Thursday, 17 July 2008


I feel I have reached a new phase with my fasting. There is seldom a time where I have to snack - even after a fast. The fasts are truely instinctive. They don't really feel like fasts as I will abstain for a 24 hour period (running from evening meal on day one to evening meal on day two), so I do actually have at least one meal each day.

I have mentioned elsewhere that I get a feeling of slight hunger at some point on a fasting day, but nothing too uncomfortable - especially when compared with my hunger pangs as a refined carb eater. In those days, five hours from eating a low fat, wholemeal, complex-carb lunch would see me getting withdrawal-symptom like hunger. In addition, where as I used to get occasional weakness and shaking with hunger - there is none of that now. On a fasting day I can gladly work-out at lunchtime and in the evening hit a kick-boxing class without a second thought. On my return home I feel ready to eat.

I fasted today. I mentioned to a colleague at work that I couldn't wait for my evening meal. I made a similar comment on leaving work for the day to the same colleague. She claimed I was obviously starving and had been 'talking about food all day'.

This is a classic response from those under the spell of refined carbohydrate. Such people would find it uncomfortable to fast. I however, can fast with ease. My comments (and there WERE only two of them), was actually driven by the appeal and anticipation of food. This wasn't in response to hunger (although I am sure the smell of food at lunchtime might have driven some thoughts of food), it was simply an appreciation for how good my evening meal was going to be (organic roasted chicken with stir fry vegetables). Such quality fare inspires me (and I write this having just eaten).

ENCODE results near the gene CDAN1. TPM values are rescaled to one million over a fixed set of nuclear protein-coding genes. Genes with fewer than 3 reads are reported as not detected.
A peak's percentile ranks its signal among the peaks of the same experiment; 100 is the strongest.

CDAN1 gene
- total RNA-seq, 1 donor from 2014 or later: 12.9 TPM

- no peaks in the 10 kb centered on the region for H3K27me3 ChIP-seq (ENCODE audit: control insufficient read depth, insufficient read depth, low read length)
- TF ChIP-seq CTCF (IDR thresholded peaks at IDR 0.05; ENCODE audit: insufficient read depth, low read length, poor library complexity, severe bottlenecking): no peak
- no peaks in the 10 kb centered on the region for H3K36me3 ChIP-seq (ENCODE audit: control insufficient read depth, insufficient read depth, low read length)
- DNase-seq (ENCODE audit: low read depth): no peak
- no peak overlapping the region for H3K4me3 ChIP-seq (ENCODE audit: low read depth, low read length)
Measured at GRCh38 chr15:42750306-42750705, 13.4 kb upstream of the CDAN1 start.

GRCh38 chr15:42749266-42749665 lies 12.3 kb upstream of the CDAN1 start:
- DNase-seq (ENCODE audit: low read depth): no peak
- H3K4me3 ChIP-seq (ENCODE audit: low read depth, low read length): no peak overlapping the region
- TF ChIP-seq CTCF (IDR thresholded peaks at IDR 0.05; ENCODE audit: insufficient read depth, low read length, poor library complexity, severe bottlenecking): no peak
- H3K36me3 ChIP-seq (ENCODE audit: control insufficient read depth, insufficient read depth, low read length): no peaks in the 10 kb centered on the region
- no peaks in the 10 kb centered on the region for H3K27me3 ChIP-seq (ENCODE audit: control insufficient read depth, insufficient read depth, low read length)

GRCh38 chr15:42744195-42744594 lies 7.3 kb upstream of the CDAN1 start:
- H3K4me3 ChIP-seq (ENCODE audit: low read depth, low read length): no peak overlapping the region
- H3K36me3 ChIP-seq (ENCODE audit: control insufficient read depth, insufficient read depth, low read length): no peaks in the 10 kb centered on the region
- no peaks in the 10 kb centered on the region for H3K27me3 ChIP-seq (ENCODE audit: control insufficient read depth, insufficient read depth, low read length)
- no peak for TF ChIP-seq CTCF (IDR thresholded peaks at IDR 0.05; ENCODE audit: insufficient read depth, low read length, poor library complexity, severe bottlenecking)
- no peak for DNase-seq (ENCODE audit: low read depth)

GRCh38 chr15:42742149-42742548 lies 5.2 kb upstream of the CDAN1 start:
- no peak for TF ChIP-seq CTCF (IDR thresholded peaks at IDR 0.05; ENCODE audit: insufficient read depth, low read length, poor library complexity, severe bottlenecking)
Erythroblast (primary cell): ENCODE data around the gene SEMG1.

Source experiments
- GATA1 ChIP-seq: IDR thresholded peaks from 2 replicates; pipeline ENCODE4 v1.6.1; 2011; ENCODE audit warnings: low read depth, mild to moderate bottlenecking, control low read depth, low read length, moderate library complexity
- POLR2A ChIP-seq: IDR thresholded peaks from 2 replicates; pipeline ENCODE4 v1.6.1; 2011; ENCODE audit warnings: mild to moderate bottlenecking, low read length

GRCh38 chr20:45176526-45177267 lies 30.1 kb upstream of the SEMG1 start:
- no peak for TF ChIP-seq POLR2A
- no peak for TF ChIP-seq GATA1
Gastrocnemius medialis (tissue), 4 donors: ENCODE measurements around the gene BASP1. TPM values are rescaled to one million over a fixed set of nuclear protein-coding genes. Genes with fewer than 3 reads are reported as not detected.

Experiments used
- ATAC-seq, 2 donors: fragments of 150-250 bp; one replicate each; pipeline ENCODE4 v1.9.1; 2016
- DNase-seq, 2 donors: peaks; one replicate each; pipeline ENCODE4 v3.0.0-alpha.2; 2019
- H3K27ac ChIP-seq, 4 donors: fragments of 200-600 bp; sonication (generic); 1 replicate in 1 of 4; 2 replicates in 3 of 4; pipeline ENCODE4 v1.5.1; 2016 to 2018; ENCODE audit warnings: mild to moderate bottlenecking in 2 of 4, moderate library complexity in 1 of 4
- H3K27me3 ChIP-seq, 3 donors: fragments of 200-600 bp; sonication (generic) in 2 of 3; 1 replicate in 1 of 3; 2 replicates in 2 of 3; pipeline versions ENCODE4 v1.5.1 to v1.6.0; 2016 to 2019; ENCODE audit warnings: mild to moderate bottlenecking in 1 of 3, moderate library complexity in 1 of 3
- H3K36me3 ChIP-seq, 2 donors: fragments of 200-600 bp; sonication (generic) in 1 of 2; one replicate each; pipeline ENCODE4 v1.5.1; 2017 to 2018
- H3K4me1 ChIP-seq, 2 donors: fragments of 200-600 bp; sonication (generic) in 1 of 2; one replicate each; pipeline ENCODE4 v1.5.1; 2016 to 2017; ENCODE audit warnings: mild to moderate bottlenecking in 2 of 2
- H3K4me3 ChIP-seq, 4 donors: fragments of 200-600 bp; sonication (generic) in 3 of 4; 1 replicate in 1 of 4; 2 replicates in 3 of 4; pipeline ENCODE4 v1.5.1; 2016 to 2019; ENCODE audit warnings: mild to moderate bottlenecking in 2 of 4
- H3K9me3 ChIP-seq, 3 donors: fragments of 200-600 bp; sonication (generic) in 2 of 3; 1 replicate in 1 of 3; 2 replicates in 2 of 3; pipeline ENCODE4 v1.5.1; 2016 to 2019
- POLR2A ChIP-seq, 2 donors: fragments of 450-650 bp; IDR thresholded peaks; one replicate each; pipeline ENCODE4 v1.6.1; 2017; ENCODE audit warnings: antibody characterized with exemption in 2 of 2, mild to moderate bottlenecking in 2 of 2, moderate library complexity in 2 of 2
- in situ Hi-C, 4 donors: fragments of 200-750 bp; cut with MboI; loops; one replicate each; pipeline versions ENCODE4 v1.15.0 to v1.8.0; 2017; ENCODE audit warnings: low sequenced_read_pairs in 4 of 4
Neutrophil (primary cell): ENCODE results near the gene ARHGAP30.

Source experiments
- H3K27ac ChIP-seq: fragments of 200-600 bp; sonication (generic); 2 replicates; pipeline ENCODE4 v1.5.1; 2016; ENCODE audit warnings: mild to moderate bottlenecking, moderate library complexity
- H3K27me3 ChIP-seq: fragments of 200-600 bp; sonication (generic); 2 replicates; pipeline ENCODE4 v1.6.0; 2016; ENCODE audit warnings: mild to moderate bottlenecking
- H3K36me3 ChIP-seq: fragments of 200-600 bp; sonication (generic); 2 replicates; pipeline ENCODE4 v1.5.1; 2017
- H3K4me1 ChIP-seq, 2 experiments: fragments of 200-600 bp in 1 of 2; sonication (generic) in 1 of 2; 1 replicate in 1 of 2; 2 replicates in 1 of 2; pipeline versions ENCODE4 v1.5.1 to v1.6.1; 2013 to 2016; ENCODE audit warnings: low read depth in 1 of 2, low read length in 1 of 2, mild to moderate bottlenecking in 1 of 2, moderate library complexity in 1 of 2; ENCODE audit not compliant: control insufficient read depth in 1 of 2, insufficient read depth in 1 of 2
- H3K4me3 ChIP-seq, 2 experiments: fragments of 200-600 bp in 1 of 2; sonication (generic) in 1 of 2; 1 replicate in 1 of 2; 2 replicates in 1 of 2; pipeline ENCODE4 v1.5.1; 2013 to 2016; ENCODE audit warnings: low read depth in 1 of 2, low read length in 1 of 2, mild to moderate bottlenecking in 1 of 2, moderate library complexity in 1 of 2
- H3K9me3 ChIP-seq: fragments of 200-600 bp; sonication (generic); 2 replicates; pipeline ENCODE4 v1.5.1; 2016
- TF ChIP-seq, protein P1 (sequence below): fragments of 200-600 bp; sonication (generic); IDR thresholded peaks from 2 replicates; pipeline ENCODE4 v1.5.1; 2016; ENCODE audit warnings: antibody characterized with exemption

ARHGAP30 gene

That is another significant step in my paleo journey. I really do appreciate the flavours of foods now. Carb food can often taste the same - so much of what we eat is artificially sweetend. But eating 'close to the ground' develops a broader palette.


Methuselah said...

I am fasting today, as I type. When I read your post I remembered for the first time today that I am fasting at all - and it's nearly 5pm. Each time I fast it gets easier which I attribute to a consistently low GI diet over the course of several months. I must admit that when I fast I do also normally spend the day looking forward to the evening meal, but only in the same way as one might spend Friday looking forward to the weekend. Looking forward to something is not the same as craving it - this is an important distinction your colleague has obviously failed to grasp!

Asclepius said...

Yeah, as far as I am concerned that is a common experience once you have your sugar craving licked! With down-regulated insulin and upregulated cycling of fat stores, you CAN fast in comfort.

In this state, a hunger pang is reduced to a mild prompt to eat (like a Post-It note - where you only notice it on occasion, such as the smell of food), rather than a debilitating cramp, heralding the onset of the hunger-shakes.

This is why I think refined-carb eaters cannot understand the fast. To them it is an uncomfortable state of denial, with attendant fixation on food.

The accomplished low-carber sees fasting as an extended period between meals.

Mild hunger signals the move to fat cycling and no more (free from both the discomfort and the fixation mentioned above).

The amount you subsequently eat at your next meal will be dicated by your appetite - regulated in response to the amount of your fat reserves burnt to sustain the fast.

Fat is a battery!